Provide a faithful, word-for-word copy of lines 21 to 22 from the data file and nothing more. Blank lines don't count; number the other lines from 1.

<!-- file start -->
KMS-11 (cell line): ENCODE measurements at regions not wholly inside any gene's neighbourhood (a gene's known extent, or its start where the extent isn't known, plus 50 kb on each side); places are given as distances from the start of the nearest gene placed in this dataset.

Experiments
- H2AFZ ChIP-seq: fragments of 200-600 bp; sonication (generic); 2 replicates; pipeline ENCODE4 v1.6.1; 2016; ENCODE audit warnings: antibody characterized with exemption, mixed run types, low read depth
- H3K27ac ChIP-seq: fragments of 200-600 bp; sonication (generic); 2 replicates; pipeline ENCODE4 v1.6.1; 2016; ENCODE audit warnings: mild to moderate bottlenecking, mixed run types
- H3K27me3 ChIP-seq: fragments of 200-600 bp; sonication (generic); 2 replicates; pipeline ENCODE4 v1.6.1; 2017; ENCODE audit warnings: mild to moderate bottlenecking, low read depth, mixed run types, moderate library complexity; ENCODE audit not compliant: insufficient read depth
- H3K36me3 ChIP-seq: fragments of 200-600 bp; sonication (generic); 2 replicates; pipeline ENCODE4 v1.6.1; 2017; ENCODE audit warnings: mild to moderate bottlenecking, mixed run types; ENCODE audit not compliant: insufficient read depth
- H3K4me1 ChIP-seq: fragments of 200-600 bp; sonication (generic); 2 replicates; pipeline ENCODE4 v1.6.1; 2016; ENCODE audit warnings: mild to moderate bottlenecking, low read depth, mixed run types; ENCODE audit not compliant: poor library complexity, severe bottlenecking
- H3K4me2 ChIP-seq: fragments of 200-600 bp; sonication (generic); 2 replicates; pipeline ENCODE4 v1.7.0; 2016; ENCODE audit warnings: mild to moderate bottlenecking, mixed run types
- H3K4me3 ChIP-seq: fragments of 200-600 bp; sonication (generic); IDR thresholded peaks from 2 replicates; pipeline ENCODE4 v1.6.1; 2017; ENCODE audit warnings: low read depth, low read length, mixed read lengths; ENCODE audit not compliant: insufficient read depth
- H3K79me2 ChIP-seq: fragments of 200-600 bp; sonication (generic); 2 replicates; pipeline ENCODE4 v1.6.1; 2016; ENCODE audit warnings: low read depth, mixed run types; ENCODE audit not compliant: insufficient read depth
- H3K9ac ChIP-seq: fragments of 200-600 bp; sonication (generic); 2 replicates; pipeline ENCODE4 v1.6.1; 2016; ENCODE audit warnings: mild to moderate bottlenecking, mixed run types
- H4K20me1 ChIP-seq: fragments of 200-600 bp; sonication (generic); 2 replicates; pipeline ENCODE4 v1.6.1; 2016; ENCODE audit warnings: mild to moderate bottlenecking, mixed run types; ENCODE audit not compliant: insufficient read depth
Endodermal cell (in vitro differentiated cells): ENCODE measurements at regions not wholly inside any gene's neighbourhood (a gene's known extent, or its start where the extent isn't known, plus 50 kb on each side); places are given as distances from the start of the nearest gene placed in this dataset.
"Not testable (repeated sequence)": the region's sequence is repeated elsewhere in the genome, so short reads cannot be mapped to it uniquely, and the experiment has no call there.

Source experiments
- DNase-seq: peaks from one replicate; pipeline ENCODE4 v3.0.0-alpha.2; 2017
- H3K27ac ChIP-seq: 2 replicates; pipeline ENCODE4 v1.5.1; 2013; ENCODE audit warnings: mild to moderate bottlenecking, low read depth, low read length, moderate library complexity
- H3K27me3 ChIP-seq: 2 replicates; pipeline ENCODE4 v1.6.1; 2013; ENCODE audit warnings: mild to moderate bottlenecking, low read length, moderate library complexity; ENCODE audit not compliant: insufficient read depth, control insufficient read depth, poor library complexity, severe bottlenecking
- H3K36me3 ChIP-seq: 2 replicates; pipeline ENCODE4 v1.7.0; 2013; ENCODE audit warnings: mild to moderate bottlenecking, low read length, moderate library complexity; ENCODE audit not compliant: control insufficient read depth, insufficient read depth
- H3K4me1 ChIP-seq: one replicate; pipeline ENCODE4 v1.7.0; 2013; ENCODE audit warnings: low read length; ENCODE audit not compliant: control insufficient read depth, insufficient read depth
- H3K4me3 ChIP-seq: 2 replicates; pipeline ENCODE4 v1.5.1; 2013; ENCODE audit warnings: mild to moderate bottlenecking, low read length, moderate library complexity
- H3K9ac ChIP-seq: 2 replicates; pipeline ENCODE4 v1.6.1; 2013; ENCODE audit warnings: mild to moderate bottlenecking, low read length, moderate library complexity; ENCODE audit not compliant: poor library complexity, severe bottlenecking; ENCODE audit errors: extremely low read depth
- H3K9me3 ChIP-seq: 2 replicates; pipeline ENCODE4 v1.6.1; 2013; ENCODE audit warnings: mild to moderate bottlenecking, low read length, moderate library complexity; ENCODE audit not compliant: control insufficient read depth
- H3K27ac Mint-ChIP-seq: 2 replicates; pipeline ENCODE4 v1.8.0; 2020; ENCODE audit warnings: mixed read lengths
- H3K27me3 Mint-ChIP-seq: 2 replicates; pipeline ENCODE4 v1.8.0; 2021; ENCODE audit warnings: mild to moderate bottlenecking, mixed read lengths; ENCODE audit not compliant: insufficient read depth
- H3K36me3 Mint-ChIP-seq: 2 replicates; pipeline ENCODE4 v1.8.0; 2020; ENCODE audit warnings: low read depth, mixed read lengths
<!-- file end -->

- H3K4me3 ChIP-seq: 2 replicates; pipeline ENCODE4 v1.5.1; 2013; ENCODE audit warnings: mild to moderate bottlenecking, low read length, moderate library complexity
- H3K9ac ChIP-seq: 2 replicates; pipeline ENCODE4 v1.6.1; 2013; ENCODE audit warnings: mild to moderate bottlenecking, low read length, moderate library complexity; ENCODE audit not compliant: poor library complexity, severe bottlenecking; ENCODE audit errors: extremely low read depth